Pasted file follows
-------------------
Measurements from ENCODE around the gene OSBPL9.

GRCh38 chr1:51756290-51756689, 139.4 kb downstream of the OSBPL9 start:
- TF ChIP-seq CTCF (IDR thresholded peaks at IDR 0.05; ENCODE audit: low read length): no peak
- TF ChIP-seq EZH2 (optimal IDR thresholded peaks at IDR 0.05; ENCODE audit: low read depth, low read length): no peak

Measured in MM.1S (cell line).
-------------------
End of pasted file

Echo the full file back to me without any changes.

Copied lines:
Measurements from ENCODE around the gene OSBPL9.

GRCh38 chr1:51756290-51756689, 139.4 kb downstream of the OSBPL9 start:
- TF ChIP-seq CTCF (IDR thresholded peaks at IDR 0.05; ENCODE audit: low read length): no peak
- TF ChIP-seq EZH2 (optimal IDR thresholded peaks at IDR 0.05; ENCODE audit: low read depth, low read length): no peak

Measured in MM.1S (cell line).